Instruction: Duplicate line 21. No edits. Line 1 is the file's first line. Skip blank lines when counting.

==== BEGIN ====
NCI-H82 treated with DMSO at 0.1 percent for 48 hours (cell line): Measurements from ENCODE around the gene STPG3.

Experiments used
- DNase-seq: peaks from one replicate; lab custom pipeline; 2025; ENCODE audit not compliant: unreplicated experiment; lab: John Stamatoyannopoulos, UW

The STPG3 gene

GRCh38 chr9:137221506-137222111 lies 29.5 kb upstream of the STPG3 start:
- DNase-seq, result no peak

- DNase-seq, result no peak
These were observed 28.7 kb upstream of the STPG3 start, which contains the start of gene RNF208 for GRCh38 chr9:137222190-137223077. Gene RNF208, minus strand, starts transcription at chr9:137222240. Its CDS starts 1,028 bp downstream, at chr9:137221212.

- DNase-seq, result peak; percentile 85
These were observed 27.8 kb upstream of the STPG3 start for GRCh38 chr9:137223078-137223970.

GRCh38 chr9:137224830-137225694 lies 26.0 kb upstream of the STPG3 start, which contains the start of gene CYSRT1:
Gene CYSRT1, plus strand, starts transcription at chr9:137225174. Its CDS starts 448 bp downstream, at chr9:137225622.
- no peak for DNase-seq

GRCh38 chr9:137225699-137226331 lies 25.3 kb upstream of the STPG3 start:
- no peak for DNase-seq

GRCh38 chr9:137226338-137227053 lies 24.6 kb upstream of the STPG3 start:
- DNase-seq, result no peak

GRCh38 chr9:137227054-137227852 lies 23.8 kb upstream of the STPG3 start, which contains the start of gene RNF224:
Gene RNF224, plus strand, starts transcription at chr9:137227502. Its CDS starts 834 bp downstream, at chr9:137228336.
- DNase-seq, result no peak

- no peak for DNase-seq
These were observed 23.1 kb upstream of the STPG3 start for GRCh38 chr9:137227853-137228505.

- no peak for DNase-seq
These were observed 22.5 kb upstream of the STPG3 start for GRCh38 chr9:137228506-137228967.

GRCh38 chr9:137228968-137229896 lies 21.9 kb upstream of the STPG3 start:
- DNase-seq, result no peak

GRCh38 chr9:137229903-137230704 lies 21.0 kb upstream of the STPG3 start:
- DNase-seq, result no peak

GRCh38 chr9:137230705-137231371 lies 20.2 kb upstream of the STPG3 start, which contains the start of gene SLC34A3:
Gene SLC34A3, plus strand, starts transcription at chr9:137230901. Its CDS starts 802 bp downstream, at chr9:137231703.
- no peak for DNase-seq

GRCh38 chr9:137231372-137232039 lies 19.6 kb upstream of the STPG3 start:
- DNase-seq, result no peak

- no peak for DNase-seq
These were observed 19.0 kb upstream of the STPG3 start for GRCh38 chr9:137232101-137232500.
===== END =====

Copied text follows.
- no peak for DNase-seq